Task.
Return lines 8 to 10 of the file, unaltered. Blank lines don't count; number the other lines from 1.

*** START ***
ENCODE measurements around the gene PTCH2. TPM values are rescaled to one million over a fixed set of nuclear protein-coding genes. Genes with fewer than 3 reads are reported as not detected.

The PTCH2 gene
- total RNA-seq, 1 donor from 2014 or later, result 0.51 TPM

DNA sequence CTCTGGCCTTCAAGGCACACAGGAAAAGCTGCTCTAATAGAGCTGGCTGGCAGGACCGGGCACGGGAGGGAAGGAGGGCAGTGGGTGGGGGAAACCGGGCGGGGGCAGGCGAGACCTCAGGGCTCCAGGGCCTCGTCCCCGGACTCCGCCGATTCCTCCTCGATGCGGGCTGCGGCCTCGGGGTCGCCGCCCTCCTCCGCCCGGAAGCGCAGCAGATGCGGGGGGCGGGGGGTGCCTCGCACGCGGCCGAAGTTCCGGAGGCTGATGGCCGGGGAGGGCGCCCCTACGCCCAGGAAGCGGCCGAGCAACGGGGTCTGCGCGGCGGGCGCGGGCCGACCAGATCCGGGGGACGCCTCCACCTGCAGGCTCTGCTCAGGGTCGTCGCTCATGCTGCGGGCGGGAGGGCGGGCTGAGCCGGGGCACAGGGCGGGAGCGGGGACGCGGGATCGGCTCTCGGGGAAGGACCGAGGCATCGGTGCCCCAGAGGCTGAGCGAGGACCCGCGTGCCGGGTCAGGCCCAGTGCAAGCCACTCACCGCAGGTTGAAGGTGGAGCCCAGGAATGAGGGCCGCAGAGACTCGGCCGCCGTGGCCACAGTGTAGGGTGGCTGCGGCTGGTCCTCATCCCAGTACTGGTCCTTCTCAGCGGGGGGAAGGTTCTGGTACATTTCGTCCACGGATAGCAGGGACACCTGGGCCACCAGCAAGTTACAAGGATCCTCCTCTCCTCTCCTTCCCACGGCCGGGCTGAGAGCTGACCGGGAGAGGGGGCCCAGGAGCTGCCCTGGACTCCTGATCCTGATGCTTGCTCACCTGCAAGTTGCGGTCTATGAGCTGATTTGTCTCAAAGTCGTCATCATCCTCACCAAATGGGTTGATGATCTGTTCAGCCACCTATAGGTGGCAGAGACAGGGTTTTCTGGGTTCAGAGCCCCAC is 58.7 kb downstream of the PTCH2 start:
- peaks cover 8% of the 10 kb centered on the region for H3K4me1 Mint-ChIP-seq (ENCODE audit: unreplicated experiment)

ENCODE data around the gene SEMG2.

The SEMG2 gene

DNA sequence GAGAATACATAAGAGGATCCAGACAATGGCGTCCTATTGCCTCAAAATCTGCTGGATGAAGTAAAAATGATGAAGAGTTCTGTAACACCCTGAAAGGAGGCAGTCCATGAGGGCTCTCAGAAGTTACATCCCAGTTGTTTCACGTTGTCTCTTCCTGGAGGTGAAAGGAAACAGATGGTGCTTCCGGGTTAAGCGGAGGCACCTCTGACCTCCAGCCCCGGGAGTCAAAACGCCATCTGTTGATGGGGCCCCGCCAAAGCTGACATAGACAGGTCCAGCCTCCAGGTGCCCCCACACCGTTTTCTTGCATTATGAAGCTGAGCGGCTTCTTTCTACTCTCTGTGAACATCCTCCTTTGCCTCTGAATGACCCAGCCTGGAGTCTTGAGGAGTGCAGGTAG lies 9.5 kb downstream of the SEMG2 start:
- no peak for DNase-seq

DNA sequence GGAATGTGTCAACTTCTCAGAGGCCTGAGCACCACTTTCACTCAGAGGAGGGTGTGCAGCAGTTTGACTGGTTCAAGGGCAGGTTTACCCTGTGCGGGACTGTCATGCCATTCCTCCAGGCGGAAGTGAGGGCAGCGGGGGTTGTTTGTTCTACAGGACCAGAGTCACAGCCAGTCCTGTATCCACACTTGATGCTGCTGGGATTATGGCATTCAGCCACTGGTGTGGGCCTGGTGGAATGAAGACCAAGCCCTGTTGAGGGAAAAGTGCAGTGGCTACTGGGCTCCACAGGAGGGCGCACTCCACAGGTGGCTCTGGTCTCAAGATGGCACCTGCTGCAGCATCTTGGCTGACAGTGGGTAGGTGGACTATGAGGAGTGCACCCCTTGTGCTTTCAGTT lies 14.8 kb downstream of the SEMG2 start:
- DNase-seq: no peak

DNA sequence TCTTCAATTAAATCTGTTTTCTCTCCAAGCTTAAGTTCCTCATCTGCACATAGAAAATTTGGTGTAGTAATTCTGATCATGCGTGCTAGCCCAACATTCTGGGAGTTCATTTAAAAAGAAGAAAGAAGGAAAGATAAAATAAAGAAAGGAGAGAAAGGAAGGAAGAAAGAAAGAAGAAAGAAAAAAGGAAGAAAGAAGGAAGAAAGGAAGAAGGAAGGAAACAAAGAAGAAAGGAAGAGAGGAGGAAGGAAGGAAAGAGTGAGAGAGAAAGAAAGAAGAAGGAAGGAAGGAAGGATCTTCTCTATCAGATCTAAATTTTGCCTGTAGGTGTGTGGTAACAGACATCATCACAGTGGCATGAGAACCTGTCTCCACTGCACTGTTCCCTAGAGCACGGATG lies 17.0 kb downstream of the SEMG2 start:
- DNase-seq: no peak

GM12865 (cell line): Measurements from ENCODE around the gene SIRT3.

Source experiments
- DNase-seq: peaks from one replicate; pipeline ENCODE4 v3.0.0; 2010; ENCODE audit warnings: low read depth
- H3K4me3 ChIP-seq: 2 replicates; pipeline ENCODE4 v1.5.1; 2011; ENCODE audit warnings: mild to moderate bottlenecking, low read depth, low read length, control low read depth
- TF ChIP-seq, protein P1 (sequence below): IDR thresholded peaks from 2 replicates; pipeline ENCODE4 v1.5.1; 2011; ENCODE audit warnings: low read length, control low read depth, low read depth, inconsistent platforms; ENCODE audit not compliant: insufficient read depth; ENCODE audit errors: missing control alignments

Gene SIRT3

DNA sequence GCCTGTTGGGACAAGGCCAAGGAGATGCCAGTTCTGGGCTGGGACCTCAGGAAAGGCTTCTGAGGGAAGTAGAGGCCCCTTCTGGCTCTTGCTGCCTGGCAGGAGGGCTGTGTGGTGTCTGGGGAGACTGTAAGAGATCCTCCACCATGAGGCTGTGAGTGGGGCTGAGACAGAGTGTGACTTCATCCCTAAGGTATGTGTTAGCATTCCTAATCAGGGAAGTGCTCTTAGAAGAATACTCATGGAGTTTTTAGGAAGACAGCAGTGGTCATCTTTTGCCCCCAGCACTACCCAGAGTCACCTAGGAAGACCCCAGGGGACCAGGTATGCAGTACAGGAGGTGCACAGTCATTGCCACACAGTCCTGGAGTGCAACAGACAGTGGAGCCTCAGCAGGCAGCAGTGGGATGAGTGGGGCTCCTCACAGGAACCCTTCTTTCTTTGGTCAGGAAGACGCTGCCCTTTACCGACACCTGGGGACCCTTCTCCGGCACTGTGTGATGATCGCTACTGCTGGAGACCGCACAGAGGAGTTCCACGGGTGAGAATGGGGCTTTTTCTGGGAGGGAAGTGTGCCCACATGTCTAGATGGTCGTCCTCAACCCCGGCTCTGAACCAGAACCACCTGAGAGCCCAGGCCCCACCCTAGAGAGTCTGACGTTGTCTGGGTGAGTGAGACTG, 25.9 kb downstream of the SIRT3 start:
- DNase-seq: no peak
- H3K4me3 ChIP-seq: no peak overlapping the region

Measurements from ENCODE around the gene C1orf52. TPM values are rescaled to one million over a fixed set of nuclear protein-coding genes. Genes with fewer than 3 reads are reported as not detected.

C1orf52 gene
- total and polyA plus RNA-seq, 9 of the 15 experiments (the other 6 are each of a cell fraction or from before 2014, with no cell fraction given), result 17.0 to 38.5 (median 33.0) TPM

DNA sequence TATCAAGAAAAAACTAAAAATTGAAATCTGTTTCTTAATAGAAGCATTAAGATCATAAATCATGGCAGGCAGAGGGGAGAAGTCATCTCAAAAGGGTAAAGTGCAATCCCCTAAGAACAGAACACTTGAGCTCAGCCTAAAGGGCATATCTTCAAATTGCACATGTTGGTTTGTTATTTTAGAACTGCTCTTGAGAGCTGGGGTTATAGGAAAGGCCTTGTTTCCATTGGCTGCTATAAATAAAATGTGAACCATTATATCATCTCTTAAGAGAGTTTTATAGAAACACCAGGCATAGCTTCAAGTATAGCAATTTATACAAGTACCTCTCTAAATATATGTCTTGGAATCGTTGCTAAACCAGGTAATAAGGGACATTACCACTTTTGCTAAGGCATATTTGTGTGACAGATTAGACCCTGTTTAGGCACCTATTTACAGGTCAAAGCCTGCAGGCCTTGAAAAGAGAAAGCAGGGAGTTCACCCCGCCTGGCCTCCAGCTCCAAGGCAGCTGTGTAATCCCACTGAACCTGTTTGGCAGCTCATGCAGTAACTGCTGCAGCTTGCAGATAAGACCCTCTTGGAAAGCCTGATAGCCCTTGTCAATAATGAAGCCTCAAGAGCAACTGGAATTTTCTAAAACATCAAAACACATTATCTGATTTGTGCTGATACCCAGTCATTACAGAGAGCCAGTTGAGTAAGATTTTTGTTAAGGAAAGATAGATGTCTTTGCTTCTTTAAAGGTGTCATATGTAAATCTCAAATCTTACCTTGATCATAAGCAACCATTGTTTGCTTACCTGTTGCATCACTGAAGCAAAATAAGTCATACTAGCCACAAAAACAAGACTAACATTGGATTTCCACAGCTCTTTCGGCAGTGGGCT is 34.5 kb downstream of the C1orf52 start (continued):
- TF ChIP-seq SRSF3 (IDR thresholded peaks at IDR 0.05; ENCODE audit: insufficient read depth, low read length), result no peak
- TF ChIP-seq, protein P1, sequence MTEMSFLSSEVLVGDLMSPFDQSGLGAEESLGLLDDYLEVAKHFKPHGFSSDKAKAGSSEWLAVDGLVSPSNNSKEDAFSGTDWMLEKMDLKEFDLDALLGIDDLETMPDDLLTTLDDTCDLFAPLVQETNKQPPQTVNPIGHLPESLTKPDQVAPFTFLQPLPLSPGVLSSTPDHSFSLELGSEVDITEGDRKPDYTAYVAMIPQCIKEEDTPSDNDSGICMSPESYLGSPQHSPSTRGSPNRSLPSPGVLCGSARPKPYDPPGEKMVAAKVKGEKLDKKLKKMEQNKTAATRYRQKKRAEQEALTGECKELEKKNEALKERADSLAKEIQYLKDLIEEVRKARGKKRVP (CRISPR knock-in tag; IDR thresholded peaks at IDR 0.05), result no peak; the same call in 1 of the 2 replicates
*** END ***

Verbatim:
DNA sequence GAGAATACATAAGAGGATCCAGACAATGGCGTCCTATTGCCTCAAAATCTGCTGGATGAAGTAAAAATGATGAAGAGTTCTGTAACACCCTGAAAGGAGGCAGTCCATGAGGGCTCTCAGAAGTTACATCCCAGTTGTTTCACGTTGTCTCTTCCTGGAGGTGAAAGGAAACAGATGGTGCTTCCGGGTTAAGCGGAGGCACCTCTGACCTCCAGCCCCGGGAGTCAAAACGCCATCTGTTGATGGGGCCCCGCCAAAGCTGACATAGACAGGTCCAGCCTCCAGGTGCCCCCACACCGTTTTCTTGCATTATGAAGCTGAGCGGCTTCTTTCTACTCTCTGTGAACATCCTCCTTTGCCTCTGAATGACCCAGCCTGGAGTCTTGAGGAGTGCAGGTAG lies 9.5 kb downstream of the SEMG2 start:
- no peak for DNase-seq

DNA sequence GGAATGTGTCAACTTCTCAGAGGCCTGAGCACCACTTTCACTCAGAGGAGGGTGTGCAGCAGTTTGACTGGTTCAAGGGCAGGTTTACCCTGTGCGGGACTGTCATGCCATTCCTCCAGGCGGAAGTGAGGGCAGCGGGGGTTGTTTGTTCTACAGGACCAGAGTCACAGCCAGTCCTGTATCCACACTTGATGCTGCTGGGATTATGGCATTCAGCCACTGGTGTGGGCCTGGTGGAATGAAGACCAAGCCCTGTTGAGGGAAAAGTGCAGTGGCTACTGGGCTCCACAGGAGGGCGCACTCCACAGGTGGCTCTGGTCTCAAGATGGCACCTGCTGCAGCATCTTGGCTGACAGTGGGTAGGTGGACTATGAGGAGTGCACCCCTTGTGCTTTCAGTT lies 14.8 kb downstream of the SEMG2 start: